Inverse Condemnation: The People’s Champion


Article I, Section 19 of The California Constitution provides that just compensation be paid when private property is taken or damaged for public use.  *STOP*  Take a deep breath.  It is not as tough as it sounds.  In fact, after reading this blog you’ll likely find yourself asking "Why haven’t I used inverse condemnation as a cause of action in fire cases before?".

Knight on a horseInsurance carriers have incurred more than a billion dollars in damages arising from the California wildfires over the past few years.  The causes of these fires include arson, discarded cigarettes and failed utility equipment owned or operated by government entities or privately owned public utility companies.  When the latter are to blame, rest assured that inverse condemnation is the preferred cause of action to champion your fire subrogation case.  It’s both a shield and a sword against government entities and public utilities.

The Shield:      In California, government entities require an injured party to file a claim within six (6) months of an incident to preserve a cause of action for Dangerous Condition of Public Property.  Inverse condemnation does not require the filing of any claim form and has a three (3) years statute of limitations.  Even assuming you win the race to file a timely notice, you will still need to prove the public entity or utility had notice of the dangerous condition in order to prevail under a Dangerous Condition of Public Property cause of action.  Inverse Condemnation has no requirement to prove notice of the dangerous condition.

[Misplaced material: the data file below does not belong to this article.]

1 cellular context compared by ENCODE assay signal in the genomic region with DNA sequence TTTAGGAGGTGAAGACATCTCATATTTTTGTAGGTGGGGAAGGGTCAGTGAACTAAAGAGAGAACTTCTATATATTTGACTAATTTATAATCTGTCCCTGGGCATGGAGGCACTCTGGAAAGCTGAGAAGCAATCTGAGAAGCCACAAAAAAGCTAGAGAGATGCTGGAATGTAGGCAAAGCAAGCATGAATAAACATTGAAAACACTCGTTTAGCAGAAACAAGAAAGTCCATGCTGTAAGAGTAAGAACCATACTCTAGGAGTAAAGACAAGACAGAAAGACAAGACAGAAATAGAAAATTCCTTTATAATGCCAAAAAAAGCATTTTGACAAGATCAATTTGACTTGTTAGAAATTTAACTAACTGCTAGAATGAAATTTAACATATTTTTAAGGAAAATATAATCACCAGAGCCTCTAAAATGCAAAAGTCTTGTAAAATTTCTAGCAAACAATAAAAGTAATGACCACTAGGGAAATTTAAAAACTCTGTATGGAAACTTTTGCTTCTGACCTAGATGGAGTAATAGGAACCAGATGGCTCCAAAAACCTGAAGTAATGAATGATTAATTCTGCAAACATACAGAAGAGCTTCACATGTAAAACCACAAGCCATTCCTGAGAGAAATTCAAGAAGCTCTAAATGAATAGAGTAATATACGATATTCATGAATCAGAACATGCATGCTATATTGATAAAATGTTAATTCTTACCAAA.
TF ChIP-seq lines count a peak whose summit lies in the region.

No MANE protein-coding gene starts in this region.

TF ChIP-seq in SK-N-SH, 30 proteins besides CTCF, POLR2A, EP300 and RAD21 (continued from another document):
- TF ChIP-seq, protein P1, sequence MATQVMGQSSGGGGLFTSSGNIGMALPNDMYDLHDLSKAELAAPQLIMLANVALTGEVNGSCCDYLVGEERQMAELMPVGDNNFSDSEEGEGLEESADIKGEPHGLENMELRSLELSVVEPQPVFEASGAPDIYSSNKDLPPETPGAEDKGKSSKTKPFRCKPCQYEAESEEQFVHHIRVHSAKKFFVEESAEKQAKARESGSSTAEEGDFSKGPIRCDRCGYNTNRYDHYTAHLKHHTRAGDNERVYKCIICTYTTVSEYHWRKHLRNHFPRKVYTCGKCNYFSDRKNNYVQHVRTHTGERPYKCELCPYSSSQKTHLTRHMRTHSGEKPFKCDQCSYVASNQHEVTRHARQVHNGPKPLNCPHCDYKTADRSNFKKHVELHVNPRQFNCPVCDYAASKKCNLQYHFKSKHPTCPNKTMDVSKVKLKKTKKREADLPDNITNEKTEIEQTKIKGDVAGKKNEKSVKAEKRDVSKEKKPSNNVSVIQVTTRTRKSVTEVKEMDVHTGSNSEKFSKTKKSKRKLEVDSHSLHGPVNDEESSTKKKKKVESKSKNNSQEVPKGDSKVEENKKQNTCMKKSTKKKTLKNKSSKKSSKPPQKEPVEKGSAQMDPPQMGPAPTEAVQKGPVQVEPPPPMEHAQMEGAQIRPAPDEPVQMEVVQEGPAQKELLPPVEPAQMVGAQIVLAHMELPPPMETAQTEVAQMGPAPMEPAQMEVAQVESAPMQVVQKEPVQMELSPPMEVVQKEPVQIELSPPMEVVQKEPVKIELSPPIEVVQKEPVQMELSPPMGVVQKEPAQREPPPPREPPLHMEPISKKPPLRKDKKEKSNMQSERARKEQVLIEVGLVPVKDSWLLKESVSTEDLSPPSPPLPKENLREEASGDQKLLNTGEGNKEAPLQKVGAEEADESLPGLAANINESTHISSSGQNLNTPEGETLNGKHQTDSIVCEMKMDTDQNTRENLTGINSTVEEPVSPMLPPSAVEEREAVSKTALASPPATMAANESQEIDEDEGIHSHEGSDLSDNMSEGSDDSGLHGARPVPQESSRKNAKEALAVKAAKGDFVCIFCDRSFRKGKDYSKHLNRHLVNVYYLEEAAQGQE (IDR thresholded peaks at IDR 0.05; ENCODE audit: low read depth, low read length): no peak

Helmet, sword and shield leaning against a treeThe Sword:  A plaintiff need only prove the necessary elements of the cause of action to prevail  – (1) a public entity or privately owned utility company (2) took/damaged (3) private property for (4) public use (5) without just compensation.  [Note: Flood/levee cases have some different requirements.].  A plaintiff does not need to prove (1) negligent conduct; (2) fault on the part of the government entity or public utility; (3) that the loss was foreseeable; or (4) how or why the loss even occurred.   Moreover, liability and causation are issues to be determined by a judge, not a jury, which eliminates potential bias against insurance companies.  As if this is not enough incentive, a plaintiff that prevails under an inverse condemnation cause of action is also entitled to recover attorneys  fees and costs.

Inverse condemnation is a recognized cause of action in many jurisdictions, though its application varies from state to state.  Still, the next time you receive a fire loss in which a government entity or privately owned public utility company is a potential defendant, look to see if the elements of inverse condemnation are met.  If so, don’t be afraid to wield the sword and reap the benefits.

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